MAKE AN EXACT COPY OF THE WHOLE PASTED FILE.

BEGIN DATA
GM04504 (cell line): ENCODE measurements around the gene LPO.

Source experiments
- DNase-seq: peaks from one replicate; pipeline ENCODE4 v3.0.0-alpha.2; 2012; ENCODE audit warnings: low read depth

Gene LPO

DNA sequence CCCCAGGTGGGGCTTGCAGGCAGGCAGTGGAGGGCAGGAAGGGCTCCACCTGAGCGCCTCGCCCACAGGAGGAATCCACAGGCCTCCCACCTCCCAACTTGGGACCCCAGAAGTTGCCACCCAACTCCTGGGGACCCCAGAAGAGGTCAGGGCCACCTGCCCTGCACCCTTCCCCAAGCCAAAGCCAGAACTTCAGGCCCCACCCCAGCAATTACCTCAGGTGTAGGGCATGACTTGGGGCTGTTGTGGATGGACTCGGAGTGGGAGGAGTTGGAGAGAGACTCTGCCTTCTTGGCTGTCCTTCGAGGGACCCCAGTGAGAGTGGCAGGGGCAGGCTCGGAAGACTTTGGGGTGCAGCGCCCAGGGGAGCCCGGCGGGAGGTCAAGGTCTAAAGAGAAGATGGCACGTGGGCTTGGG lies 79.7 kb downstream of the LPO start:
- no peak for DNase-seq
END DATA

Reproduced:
GM04504 (cell line): ENCODE measurements around the gene LPO.

Source experiments
- DNase-seq: peaks from one replicate; pipeline ENCODE4 v3.0.0-alpha.2; 2012; ENCODE audit warnings: low read depth

Gene LPO

DNA sequence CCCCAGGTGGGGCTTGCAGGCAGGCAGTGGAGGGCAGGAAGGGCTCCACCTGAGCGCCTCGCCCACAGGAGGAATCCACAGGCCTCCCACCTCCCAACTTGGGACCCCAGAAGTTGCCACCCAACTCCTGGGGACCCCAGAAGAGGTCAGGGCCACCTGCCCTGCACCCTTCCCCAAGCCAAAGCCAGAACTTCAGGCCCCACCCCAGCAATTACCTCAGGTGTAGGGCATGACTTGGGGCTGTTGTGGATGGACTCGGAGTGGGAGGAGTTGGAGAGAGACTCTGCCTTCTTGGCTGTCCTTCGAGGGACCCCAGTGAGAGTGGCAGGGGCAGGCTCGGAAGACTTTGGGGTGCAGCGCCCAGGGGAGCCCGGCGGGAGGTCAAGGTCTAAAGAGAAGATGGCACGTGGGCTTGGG lies 79.7 kb downstream of the LPO start:
- no peak for DNase-seq